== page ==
RY: How did you become interested in English and writing?
CR: I went to the college of William and Mary in Virginia, which has a liberal arts tradition. I majored in English there. When I went to graduate school, I was going for a degree in English, but I didn’t really know what I was doing, and I ended up dropping out for a bit and finishing later. I finished up my degree in California after moving there with my husband, and now that I’ve gotten the position at Lawrence, he’ll be moving here with me this summer.
RY: What is your field of interest in English?
CR: 18th century British literature. Get excited! I think the 18th century is a wacky time period. When I took a class in college on 18th century British literature, it seemed very stuffy, and it has always been touted as the ‘age of enlightenment.’ But when I really started studying it, I realized that there was more than one way to look at the time period. As my students in English 450 will tell you, it’s a period that had a mix of very high culture and low culture. It’s also very alien. I think that makes it a challenge to teach as well, because although English majors love to read, an 18th century novel is difficult. It’s fun to expose students to something that’s alien, though, and to get them to read for the unfamiliar as opposed to reading for something that they identify with. Reading 18th century British literature is a different way of reading, and I think it’s a great way of looking at literature. So often we read for plot or we read for characters, but in one of my 18th century classes, you have to come to the texts, they don’t come to you, and they’re challenging. I find challenge interesting, and Lawrence students definitely do too— they’re always up for a challenge.
RY: Do you have a favorite author or book? Or maybe a favorite author to teach?
CR: Oh, that’s really difficult! I have a favorite that I would like to teach in the future, but I can never think of how to teach it. I love Laurence Sterne’s “Tristram Shandy.” It’s this crazy book that’s full of footnotes and it’s been hailed by many as the quintessential post-modern 18th century text. Though I don’t know how I feel about that label, but it is this wacky, alien book. It’s also very long, however, which is always the problem with books from this period. I can never think of how to incorporate it into a course. It’s so allusive, and it’s a difficult text because it’s hard to relate to other texts. But it’s hilarious! So I’d love to teach that, and maybe someday I will subject students to it. In my class now, we’re just starting up with a novel by Francis Burney called “Evelina,” which I love. I haven’t read for pleasure since graduate school-I’ve been trying lately, but my friends and I used to joke that graduate school kills your desire to read for pleasure. If I have time to watch “The Biggest Loser,” though, I probably have time to read for pleasure! I do tend to love comic novels though, like “Catch 22,” though I haven’t read it in 7 years or so.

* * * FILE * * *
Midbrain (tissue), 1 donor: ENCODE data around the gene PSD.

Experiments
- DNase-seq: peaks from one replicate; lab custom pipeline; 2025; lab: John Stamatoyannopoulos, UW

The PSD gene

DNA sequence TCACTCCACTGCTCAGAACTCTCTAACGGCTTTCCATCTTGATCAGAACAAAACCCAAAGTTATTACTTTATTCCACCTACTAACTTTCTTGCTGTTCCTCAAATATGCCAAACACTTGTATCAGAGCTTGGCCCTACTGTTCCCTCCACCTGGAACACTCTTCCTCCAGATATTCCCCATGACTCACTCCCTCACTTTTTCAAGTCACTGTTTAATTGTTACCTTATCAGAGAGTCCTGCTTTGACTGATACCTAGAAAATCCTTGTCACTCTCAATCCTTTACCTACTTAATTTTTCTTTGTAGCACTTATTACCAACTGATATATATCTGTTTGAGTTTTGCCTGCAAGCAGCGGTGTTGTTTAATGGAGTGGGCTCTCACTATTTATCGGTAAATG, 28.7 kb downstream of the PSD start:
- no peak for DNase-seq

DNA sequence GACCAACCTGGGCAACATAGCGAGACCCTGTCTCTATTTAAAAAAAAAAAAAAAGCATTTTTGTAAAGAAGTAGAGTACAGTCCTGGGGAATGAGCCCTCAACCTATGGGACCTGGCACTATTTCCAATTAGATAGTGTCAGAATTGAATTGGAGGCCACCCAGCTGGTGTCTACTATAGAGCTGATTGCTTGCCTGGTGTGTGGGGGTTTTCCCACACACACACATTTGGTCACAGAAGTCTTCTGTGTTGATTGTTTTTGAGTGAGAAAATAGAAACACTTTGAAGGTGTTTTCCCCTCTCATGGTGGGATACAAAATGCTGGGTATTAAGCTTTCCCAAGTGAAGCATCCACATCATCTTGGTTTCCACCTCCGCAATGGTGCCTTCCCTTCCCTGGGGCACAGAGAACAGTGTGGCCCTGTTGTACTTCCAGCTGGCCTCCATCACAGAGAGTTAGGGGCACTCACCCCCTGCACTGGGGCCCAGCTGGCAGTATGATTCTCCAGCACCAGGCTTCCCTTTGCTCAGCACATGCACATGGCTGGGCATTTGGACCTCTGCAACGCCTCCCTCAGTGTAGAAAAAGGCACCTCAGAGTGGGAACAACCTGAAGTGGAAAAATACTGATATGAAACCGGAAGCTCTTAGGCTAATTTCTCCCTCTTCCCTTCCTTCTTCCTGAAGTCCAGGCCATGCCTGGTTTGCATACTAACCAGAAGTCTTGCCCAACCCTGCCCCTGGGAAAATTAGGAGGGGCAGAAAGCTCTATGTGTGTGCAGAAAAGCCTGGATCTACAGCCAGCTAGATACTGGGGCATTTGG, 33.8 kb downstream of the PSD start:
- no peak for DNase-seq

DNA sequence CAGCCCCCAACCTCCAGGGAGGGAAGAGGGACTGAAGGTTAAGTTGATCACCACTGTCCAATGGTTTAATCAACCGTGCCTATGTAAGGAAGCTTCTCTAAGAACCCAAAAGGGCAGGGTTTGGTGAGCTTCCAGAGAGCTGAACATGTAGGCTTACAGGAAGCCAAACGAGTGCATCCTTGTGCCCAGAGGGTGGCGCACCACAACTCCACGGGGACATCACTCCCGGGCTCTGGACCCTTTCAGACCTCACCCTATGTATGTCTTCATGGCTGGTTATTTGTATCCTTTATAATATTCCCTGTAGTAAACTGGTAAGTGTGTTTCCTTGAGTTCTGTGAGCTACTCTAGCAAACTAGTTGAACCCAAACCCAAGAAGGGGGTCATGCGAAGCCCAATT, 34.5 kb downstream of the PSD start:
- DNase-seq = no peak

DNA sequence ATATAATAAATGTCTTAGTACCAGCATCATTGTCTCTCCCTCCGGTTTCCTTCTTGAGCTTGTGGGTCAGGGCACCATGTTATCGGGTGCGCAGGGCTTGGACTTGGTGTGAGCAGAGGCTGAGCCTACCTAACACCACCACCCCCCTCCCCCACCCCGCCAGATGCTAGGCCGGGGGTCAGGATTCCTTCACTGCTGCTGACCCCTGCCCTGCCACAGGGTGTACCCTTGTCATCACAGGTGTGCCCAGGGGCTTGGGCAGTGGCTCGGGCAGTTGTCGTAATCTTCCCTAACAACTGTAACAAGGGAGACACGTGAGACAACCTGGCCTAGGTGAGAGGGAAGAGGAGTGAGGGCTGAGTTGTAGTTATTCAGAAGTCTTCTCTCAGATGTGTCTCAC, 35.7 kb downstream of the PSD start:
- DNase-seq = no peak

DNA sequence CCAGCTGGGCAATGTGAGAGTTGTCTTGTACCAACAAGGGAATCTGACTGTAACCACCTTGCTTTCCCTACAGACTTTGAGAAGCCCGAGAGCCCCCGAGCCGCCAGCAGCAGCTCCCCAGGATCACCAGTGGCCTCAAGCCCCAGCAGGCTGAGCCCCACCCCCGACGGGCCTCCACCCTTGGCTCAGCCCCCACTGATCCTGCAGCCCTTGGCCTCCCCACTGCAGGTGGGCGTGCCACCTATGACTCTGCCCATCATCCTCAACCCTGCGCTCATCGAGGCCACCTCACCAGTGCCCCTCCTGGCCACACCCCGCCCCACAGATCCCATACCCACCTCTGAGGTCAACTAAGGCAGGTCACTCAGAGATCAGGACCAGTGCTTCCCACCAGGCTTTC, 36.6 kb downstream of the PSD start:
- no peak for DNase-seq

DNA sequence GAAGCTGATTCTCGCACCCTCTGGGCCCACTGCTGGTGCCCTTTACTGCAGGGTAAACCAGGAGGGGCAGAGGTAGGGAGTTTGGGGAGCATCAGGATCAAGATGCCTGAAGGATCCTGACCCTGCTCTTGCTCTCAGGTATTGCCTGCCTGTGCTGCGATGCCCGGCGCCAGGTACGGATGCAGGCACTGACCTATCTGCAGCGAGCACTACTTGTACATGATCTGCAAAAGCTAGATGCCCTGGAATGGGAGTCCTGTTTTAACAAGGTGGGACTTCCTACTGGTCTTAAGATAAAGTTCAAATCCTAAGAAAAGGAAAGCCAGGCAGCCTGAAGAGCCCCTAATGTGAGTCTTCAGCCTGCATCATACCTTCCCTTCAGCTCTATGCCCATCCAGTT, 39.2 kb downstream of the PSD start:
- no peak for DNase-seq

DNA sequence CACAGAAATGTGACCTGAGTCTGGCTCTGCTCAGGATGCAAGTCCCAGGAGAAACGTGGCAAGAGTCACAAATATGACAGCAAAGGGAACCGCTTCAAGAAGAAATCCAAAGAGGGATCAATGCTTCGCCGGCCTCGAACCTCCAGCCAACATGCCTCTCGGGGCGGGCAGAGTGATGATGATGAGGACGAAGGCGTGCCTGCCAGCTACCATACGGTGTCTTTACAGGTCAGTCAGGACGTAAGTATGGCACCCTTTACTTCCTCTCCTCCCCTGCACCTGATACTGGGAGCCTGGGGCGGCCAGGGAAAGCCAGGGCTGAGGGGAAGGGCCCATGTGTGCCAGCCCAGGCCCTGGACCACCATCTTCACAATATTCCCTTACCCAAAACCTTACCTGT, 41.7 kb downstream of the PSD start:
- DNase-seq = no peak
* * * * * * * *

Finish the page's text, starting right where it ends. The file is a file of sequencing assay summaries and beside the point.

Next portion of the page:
RY: What do you like to do to relax, or what hobbies do you have?
CR: I watch way too much trashy television, like “The Biggest Loser.” Any self-improvement reality show, I’m all about it! “Project Runway,” “Top Chef,” I love all of those like that. I also like to listen to music, and I usually look to my husband and a couple of friends to keep me relatively up to date. I like Modest Mouse, Wolfprey, The New Pornographers, Neko Case, and Broken Bells. Sometimes I don’t feel very up to date, like I’ll hear a song, but I won’t know who the artist is! I did get into hiking a little bit when I lived in California, but I’m not overall really an outdoors girl.
RY: What do you like about teaching at a small liberal arts school?
CR: I didn’t always know that I would teach at a small liberal arts school, only because of the way the job market is— you can’t have your heart set on any particular place. However, I’m so grateful to be at Lawrence. The students are so intellectually curious, and I think that kind of curiosity is difficult to come by in higher education these days. I don’t want to be cynical, but I think that many students now think of college as a kind of job training, and I don’t see that here at Lawrence. Students genuinely want to learn in a liberal setting, which I really respect and appreciate. It makes my job so much easier and richer. I have a lot of fun in the classroom. It is difficult to get used to the trimester system, but I think that I’m learning how to do more with less, and the students aren’t exhausted by the end of the term — the energy stays high.